“Physical sunscreens used to be thick and heavy—think of a lifeguard’s nose coated in white zinc,” Dr. Gross says. “But now physical formulations are so light and transparent, there’s no longer a tradeoff between safe sun protection and something that’s cosmetically elegant enough to wear daily. For that reason and knowing what we now know, thanks to independent, peer-reviewed research, I no longer see any reason to promote chemical sunscreens to my patients. In fact, doing so almost seems irresponsible.”
What SPF Number Should You Use?
The AAD recommends a broad-spectrum sunscreen with an SPF of 30 or more for regular everyday use. Broad spectrum means it protects against UVA and UVB rays. You want to guard against both types because they actually do different things to the body. In a (highly simplified) nutshell: UVA rays are responsible for skin aging, and UVB rays are what cause skin burning. The SPF number correlates to the amount of UVB rays a product will neutralize. SPF 30 blocks 97 percent of the sun’s UVB rays. However, no product can negate UVB 100 percent, and you get diminishing returns as you increase your SPF level. SPF 50 blocks 98 percent of UVB rays, and SPF 100 blocks 99 percent of UVB. It’s not nothing, but it’s also not a free pass.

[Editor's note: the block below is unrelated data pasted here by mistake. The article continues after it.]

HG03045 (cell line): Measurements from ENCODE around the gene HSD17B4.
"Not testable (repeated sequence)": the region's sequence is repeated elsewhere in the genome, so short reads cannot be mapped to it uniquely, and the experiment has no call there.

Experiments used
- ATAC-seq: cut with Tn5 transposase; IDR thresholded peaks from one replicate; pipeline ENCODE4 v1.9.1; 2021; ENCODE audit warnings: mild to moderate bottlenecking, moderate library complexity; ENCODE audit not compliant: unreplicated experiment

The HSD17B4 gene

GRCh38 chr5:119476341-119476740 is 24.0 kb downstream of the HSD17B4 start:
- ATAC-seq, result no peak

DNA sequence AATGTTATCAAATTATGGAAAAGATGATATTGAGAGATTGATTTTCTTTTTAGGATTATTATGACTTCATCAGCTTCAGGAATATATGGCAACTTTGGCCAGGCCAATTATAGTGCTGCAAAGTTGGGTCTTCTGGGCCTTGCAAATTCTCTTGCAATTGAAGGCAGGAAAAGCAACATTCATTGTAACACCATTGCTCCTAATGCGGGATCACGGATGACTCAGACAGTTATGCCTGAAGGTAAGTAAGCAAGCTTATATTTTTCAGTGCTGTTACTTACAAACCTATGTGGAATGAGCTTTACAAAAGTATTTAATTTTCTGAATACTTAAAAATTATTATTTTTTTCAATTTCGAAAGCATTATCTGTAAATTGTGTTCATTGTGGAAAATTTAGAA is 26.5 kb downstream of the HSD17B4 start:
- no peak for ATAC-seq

How to Apply Sunscreen
If you’re doing your entire face and body, you’ll need at least one ounce of lotion (the equivalent of a full shot glass) to do the job thoroughly. For times when only your face is exposed, it takes a nickel-size amount to cover the neck and above adequately. Apply your sun protection 15 to 30 minutes before you head outside, to give it enough time to bind to your skin. And don’t forget these commonly overlooked areas: the tops of your feet and ears; the backs of your neck and knees; the part in your hair; and the backs of your hands.
When to Reapply Sunscreen
After two hours outside, it’s time to repeat the SPF application process. If you’re swimming or sweating profusely, you need to reach for your sunscreen as soon as you dry off. (“Waterproof” is a myth; there’s no such thing when it comes to sunscreen.) And just because you’re using an SPF 100000 doesn’t mean you can wait longer between applications. You need to reapply your SPF 50 just as often as you do your SPF 30. Also worth noting: Sunscreen has a shelf life. If you apply as much and as frequently as dermatologists recommend, this won’t be an issue. But if you find a bottle of sunscreen in the back of your cabinet, check the expiration date (it’s usually printed on the container). If it’s past its prime, it’s time to toss—the contents of that old bottle aren’t going to offer you any UV protection.